Wednesday, November 30, 2005

Now he belongs to the ages

Team of Rivals by Doris Kearns Goodwin is a very interesting biography of Abraham Lincoln. It follows not only Lincoln, but his top three rivals for the Republican Nomination for the Presidency in 1860, Salmon Chase; William Seward; Edward Bates; and later adds Edwin Stanton. All of whom end up in Lincoln’s cabinet. By taking this interesting approach, she is able to give us a glimpse into the personal side of Lincoln by quoting liberally from personal letters and journals of these men. In fact, she has done a remarkable amount of research into the journals of almost anyone who ever came across Lincoln giving you the thoughts of General McClellan, all of Lincoln’s cabinet, and Lincoln’s personal secretaries, just to name a few.

The book is quite good. I enjoyed her writing style. The ending where she describes the “Night of Horrors” where the assassinations of Lincoln, Seward, and Johnson were attempted is very good. She simply relates events, and lets the survivors and witnesses to the events tell the stories in their own words. It is actually quite moving, and I grew up in the South. Reading this book one gets a good insight into the burden of running a war, and political campaigns. I would recommend the book to all who want to know more about President Lincoln as a man.

Yet, I have this against her. She white washes Lincoln completely. The theme of her book is that Lincoln was a political genius because he never made an enemy, and never let grudges develop. Yet, she tries to equate this to being a great statesman and President. I do not believe the two to be the same. She never speaks of Lincoln’s attempt to arrest the Chief Justice of the United States. She never discusses the unconstitutional act of creating the state of West Virginia, or the dilemma of taking land from a Virginia which was still a state in the Union, only in rebellion in Lincoln’s view, without Virginia’s consent. She barely mentions his suspension of habeas corpus without Congressional approval. She dedicates all of two sentences to Lincoln’s raising money to sway critical off year elections in several states. Then when she has built this great picture of a Lincoln who was loyal to his friends and above reproach on all matters, she writes off his dismissal of Motgomery Blair from his cabinet, as only “possibly” a part of deal that caused Fremont to withdraw from the 1864 Presidential campaign. He had told Blair earlier that he would never ask Blair to leave to satisfy his political enemies, and then from all facts, did just that. These things make Ms. Goodwin fall into the category of hero worship in her biography. Yet, I still recommend the book for those who want to know Lincoln as a person. The book falls short of giving us a view of Lincoln the President or upholder of laws, or even a complete record of his events in Presidency; however, through the quotations from her many sources one finishes with a feeling they know Abraham Lincoln the man.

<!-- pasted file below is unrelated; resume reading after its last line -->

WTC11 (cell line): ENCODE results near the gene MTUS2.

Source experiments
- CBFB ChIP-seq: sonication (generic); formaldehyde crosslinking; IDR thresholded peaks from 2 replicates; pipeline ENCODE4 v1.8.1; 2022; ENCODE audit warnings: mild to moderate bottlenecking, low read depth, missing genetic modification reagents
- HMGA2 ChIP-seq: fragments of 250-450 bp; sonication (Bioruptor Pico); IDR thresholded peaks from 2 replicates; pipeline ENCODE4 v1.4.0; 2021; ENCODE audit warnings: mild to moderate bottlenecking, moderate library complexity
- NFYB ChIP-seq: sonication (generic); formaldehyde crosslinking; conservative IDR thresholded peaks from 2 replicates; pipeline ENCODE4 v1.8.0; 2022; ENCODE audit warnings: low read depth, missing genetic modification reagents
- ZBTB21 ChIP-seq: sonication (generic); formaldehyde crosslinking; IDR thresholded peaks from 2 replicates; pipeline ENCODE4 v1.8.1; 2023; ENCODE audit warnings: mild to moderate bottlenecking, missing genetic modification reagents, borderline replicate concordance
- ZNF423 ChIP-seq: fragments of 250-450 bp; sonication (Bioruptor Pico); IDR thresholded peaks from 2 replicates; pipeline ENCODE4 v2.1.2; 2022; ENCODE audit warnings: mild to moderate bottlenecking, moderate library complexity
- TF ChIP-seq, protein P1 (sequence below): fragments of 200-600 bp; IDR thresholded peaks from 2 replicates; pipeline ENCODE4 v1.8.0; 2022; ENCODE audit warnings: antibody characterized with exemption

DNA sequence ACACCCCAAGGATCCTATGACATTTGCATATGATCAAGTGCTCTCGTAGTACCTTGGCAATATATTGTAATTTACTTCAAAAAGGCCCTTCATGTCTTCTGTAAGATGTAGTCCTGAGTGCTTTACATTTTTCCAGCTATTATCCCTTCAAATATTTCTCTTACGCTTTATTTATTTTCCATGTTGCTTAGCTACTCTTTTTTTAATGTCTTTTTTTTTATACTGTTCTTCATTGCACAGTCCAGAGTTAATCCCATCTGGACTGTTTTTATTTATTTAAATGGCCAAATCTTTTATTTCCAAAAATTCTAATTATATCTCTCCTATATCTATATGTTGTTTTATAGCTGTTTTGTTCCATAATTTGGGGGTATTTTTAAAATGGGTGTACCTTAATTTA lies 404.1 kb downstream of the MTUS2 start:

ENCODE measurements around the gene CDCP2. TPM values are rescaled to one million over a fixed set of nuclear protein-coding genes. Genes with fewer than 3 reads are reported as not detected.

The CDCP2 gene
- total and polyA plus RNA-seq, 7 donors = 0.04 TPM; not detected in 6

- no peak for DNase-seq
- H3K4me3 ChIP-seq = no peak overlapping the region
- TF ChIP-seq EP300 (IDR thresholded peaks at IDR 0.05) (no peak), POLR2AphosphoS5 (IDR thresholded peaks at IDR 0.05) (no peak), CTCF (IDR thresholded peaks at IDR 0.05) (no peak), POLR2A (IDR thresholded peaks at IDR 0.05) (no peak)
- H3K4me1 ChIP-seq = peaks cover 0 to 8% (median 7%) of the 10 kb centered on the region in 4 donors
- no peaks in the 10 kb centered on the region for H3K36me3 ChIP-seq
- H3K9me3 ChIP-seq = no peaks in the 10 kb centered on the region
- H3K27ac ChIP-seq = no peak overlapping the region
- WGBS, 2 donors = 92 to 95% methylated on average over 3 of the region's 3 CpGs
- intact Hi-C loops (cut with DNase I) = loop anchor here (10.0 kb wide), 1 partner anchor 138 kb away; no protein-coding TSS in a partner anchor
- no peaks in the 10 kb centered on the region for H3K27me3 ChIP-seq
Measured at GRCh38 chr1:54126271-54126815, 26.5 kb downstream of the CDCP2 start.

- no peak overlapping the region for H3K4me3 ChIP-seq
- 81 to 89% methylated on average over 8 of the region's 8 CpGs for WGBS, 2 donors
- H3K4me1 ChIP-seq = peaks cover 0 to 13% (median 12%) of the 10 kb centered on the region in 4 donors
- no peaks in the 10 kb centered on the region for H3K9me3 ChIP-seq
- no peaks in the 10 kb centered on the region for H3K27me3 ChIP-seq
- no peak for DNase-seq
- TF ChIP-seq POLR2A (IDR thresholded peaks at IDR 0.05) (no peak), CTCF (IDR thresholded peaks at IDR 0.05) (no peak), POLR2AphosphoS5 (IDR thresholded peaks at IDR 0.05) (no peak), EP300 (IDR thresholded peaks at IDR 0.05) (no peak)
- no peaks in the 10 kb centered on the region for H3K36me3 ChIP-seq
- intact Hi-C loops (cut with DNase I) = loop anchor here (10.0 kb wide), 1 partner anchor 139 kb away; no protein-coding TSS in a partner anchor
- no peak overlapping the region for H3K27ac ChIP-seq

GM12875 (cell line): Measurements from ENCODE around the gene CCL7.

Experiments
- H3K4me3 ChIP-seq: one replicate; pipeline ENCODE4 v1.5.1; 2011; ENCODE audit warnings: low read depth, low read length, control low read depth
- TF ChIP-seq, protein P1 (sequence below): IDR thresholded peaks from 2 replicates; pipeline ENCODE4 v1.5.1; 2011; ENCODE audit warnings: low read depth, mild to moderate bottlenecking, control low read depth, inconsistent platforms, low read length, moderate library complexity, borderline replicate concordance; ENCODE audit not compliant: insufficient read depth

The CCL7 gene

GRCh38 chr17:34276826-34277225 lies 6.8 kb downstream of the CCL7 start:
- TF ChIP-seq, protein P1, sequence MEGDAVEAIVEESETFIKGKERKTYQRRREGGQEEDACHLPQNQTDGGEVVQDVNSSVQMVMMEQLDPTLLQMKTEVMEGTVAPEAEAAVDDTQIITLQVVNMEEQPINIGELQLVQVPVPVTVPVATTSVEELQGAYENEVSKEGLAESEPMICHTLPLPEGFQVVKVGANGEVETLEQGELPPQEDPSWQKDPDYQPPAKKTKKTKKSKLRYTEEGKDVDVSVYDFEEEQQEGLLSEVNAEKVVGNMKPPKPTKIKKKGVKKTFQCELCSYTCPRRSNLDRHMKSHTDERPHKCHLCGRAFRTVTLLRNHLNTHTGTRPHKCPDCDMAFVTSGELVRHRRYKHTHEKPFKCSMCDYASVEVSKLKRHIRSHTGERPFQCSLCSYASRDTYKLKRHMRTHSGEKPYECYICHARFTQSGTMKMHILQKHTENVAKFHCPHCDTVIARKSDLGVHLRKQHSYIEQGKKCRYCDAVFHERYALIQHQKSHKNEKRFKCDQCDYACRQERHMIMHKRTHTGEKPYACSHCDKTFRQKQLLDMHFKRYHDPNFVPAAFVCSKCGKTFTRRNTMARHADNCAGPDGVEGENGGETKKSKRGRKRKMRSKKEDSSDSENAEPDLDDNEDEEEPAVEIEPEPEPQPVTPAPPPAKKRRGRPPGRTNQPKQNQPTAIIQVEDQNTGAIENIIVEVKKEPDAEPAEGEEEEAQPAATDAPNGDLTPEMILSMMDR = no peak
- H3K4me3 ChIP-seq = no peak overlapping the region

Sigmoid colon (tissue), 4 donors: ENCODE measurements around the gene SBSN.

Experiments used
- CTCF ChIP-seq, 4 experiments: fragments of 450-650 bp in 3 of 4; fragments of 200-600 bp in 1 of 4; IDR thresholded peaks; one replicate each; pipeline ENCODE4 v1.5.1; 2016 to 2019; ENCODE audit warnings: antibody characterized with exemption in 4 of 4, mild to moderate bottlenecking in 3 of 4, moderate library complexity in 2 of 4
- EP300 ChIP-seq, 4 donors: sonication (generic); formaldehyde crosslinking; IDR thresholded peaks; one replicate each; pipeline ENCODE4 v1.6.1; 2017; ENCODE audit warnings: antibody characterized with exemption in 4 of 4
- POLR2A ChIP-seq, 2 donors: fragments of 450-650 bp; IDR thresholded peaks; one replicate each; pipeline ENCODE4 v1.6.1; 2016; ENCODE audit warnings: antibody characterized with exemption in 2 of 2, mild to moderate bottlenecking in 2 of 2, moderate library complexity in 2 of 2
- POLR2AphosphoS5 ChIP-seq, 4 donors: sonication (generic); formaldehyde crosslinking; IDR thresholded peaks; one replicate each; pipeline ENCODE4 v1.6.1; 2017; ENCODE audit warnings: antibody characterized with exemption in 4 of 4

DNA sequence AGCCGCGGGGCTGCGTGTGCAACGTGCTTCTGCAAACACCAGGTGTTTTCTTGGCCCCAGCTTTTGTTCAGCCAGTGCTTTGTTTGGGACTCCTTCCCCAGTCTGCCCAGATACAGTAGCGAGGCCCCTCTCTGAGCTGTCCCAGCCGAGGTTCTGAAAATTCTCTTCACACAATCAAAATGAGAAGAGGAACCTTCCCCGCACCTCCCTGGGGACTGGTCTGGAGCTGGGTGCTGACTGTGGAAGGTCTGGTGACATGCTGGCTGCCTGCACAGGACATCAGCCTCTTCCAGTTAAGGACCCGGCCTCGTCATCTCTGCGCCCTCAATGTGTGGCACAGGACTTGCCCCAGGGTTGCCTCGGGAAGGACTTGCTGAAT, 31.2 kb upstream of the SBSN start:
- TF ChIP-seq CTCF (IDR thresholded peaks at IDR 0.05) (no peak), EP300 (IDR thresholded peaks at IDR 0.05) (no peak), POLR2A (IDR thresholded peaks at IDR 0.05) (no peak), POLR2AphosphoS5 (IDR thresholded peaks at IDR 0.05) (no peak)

1 Comments:

DrFunk said...

Lee--I was browsing Slate online and came across a review of Lincoln: A Life of Purpose and Power, another book about Abe Lincoln. This book apparently deals (in part) with Lincoln's spiritual views. I was wondering if you could (1) comment on the book, if you get a chance to read it; and/or (2) comment on the Slate article about Lincoln's religious views, based on your other readings about the man.